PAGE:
What Do You Do When Asked To Donate A Painting?

"We have all been asked to donate a painting to a good cause. Most of us would love to give back and donate every time, but this isn't realistic. I learned a while back a rule of thumb that I would recommend: set aside two to three paintings every year for donation to causes that you believe in and support 100%. For me, that usually means the auction supporting my kids' elementary art program and a couple of local non-profit art centers. If you do prints, have an extra supply ready for donation to other causes you might like to help. Be careful when donating to big foundations or programs that promise exposure in exchange for your good will.

"I stopped donating to large foundations who always promised "exposure" after attending a gala where my work was part of a silent auction. I should also mention that I was volunteering for the foundation and my job was to ask artists to donate work (not an easy thing to do). The gala was full of well-to-do people dressed in black tie and bidding for great deals on art, vacations, golf clubs, etc. I made a small purchase as well. A few weeks later I received a tax receipt in the mail and a letter telling me my purchase was tax-deductable. This kind of shocked me. Not only did I get a cool pair of socks for a great price, I also got to write it off! But then I realized something that I feel is incredibly wrong. Every item at that auction was not only purchased for cheaper than its face value, it was also a tax deduction. Savvy collectors know the game. The greater injustice is that the artists can only write off the price of their supplies. You can't write off that painting, even if you were told you can by someone seeking a donation. You can blame that on Richard Nixon."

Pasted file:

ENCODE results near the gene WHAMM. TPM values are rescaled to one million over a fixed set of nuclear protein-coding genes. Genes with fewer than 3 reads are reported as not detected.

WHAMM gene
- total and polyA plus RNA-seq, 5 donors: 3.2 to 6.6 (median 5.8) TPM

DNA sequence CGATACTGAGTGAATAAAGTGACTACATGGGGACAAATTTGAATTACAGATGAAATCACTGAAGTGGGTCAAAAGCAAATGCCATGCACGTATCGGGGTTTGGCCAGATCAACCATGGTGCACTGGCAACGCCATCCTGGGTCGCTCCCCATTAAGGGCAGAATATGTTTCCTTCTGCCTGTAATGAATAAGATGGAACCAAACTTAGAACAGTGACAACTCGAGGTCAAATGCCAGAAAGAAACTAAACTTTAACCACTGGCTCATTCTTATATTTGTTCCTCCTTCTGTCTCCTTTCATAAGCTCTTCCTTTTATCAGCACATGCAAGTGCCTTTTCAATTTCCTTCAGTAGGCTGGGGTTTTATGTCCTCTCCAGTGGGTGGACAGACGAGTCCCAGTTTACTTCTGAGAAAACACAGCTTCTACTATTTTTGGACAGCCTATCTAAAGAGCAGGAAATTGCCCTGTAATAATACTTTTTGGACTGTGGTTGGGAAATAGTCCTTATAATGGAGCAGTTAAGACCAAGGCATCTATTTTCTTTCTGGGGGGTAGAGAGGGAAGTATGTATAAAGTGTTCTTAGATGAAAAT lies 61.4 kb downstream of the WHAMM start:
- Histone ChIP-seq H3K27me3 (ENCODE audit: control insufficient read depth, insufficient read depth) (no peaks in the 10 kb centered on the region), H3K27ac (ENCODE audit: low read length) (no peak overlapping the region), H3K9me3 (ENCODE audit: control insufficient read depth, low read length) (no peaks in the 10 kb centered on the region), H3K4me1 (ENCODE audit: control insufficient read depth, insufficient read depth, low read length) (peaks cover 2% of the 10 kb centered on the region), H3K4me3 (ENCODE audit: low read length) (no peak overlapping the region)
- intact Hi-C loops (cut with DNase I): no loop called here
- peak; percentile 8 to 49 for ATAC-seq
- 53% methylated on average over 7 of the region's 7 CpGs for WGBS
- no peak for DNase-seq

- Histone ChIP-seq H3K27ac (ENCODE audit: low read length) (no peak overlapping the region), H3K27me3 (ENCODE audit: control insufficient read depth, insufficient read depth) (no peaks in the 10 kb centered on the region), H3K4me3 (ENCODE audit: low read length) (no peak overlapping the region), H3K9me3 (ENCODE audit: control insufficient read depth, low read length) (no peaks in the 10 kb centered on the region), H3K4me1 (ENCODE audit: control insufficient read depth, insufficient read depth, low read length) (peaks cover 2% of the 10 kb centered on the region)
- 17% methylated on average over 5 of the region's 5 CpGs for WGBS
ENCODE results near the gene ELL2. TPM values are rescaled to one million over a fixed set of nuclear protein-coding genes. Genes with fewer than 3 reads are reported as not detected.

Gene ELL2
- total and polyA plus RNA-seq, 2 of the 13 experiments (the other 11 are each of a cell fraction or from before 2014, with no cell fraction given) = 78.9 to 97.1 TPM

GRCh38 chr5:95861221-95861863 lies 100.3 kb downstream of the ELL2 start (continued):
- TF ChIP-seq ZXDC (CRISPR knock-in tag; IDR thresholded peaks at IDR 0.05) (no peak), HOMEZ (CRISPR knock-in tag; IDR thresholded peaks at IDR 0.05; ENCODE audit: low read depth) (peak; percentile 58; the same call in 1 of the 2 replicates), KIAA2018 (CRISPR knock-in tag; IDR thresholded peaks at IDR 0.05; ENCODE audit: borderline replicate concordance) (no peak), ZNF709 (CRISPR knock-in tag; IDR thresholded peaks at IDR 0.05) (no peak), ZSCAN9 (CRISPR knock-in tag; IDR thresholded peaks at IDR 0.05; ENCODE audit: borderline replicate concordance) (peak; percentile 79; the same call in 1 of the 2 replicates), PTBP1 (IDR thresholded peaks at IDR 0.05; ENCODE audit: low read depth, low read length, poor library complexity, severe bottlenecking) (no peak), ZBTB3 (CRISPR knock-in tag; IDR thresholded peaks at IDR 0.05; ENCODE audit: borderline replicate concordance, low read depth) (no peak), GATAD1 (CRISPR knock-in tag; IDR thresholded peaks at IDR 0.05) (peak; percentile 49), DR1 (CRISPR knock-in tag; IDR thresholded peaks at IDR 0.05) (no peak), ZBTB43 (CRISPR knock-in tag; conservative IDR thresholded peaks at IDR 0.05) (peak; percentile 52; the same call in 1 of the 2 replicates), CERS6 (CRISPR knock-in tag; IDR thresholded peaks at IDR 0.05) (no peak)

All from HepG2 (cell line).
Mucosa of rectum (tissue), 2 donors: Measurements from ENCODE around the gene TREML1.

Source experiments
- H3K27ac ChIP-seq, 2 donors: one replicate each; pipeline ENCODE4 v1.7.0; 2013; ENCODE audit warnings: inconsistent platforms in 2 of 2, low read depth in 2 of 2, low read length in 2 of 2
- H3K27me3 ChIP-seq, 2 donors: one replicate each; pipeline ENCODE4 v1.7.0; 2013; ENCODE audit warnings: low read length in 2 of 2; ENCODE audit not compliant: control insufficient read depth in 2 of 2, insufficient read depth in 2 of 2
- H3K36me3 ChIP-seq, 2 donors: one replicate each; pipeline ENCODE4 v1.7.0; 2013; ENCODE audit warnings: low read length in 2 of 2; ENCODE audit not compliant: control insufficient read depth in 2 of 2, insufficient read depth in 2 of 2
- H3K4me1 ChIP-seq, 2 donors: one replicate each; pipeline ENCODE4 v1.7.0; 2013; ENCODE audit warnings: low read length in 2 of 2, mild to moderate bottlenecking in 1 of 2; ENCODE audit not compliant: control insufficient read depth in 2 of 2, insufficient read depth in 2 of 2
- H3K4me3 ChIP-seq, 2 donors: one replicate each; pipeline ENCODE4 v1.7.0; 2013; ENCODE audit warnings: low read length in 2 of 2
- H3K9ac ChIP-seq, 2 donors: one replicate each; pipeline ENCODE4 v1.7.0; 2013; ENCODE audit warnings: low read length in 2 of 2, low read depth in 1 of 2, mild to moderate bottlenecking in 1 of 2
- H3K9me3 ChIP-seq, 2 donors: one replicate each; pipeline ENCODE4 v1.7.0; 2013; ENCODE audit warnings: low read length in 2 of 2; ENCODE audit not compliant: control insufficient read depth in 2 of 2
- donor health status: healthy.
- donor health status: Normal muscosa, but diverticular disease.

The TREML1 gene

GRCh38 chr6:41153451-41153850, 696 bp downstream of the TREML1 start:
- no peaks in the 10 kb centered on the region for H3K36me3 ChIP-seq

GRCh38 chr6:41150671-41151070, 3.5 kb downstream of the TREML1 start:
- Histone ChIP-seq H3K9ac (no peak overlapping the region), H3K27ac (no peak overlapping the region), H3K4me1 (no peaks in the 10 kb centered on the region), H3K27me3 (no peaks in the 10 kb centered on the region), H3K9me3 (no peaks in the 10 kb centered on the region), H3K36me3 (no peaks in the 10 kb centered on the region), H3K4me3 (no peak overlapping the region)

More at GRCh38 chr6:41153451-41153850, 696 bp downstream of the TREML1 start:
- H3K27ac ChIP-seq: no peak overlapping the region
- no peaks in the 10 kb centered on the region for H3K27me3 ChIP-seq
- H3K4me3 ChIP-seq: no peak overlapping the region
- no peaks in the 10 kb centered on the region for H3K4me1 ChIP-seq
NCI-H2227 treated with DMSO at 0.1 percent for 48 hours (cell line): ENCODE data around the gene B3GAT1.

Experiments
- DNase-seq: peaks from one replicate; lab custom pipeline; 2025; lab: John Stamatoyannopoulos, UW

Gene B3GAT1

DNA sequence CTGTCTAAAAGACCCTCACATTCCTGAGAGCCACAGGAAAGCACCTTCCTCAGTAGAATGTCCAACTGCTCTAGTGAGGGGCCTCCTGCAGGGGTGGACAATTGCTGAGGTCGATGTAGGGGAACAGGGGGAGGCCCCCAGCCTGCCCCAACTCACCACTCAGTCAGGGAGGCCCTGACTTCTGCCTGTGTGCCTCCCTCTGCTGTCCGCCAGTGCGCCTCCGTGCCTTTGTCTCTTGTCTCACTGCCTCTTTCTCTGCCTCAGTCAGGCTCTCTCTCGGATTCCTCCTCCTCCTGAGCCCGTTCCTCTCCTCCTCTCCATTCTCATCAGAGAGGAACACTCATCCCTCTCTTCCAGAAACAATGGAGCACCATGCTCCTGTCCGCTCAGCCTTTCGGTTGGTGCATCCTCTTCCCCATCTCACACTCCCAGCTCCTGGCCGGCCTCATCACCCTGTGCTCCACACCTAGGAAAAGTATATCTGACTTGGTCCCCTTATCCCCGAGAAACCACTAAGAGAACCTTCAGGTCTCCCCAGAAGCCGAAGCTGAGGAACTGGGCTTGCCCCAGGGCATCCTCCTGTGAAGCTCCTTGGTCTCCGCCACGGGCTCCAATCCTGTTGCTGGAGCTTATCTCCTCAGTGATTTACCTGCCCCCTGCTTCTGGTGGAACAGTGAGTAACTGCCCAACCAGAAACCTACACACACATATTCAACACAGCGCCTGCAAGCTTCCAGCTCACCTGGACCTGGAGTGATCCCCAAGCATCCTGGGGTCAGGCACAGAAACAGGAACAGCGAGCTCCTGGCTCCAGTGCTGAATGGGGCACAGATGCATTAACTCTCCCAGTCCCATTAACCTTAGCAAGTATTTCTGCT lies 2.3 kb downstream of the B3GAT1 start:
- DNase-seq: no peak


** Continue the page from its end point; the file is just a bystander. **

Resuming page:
-Justin Wheatley

Here's a link to a story on Hyperallergic that explains why you can't write off the value of your donation.